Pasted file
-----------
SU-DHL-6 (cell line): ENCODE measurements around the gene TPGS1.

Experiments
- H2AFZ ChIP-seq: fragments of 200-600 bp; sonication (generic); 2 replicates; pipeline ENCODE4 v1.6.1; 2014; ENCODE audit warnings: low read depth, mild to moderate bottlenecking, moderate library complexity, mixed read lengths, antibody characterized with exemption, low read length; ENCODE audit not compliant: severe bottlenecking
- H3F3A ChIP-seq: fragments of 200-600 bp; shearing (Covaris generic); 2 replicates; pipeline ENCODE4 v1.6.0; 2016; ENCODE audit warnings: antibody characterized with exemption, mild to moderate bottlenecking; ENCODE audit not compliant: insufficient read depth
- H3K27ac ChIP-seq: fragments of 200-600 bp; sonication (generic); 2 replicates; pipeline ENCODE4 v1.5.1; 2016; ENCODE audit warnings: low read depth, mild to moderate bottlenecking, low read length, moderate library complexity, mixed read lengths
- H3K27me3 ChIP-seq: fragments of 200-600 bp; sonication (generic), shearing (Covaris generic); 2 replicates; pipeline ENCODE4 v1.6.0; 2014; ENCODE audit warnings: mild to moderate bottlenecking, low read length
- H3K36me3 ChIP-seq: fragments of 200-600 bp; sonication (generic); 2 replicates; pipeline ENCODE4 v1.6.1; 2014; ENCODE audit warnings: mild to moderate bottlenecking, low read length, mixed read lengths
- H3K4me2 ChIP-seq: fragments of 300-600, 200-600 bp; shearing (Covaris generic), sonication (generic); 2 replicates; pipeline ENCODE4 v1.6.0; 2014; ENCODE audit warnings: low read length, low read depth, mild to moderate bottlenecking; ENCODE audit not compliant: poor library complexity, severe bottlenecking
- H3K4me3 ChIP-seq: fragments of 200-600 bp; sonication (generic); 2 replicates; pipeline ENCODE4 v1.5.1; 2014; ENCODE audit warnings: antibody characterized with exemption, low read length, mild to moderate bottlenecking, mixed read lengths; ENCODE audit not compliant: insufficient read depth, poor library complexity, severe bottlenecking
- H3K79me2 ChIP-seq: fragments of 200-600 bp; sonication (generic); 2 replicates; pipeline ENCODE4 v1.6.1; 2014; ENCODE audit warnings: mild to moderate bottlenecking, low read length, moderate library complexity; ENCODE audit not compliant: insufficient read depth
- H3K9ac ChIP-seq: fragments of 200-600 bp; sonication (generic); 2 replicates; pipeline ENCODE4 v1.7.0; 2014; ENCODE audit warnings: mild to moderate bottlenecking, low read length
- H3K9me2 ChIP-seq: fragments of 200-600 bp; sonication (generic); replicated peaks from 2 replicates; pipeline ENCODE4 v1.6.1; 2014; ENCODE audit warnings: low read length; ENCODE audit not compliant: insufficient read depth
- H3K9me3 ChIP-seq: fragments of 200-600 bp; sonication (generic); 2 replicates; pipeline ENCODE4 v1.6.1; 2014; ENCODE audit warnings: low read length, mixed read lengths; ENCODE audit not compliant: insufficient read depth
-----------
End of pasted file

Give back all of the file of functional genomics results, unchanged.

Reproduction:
SU-DHL-6 (cell line): ENCODE measurements around the gene TPGS1.

Experiments
- H2AFZ ChIP-seq: fragments of 200-600 bp; sonication (generic); 2 replicates; pipeline ENCODE4 v1.6.1; 2014; ENCODE audit warnings: low read depth, mild to moderate bottlenecking, moderate library complexity, mixed read lengths, antibody characterized with exemption, low read length; ENCODE audit not compliant: severe bottlenecking
- H3F3A ChIP-seq: fragments of 200-600 bp; shearing (Covaris generic); 2 replicates; pipeline ENCODE4 v1.6.0; 2016; ENCODE audit warnings: antibody characterized with exemption, mild to moderate bottlenecking; ENCODE audit not compliant: insufficient read depth
- H3K27ac ChIP-seq: fragments of 200-600 bp; sonication (generic); 2 replicates; pipeline ENCODE4 v1.5.1; 2016; ENCODE audit warnings: low read depth, mild to moderate bottlenecking, low read length, moderate library complexity, mixed read lengths
- H3K27me3 ChIP-seq: fragments of 200-600 bp; sonication (generic), shearing (Covaris generic); 2 replicates; pipeline ENCODE4 v1.6.0; 2014; ENCODE audit warnings: mild to moderate bottlenecking, low read length
- H3K36me3 ChIP-seq: fragments of 200-600 bp; sonication (generic); 2 replicates; pipeline ENCODE4 v1.6.1; 2014; ENCODE audit warnings: mild to moderate bottlenecking, low read length, mixed read lengths
- H3K4me2 ChIP-seq: fragments of 300-600, 200-600 bp; shearing (Covaris generic), sonication (generic); 2 replicates; pipeline ENCODE4 v1.6.0; 2014; ENCODE audit warnings: low read length, low read depth, mild to moderate bottlenecking; ENCODE audit not compliant: poor library complexity, severe bottlenecking
- H3K4me3 ChIP-seq: fragments of 200-600 bp; sonication (generic); 2 replicates; pipeline ENCODE4 v1.5.1; 2014; ENCODE audit warnings: antibody characterized with exemption, low read length, mild to moderate bottlenecking, mixed read lengths; ENCODE audit not compliant: insufficient read depth, poor library complexity, severe bottlenecking
- H3K79me2 ChIP-seq: fragments of 200-600 bp; sonication (generic); 2 replicates; pipeline ENCODE4 v1.6.1; 2014; ENCODE audit warnings: mild to moderate bottlenecking, low read length, moderate library complexity; ENCODE audit not compliant: insufficient read depth
- H3K9ac ChIP-seq: fragments of 200-600 bp; sonication (generic); 2 replicates; pipeline ENCODE4 v1.7.0; 2014; ENCODE audit warnings: mild to moderate bottlenecking, low read length
- H3K9me2 ChIP-seq: fragments of 200-600 bp; sonication (generic); replicated peaks from 2 replicates; pipeline ENCODE4 v1.6.1; 2014; ENCODE audit warnings: low read length; ENCODE audit not compliant: insufficient read depth
- H3K9me3 ChIP-seq: fragments of 200-600 bp; sonication (generic); 2 replicates; pipeline ENCODE4 v1.6.1; 2014; ENCODE audit warnings: low read length, mixed read lengths; ENCODE audit not compliant: insufficient read depth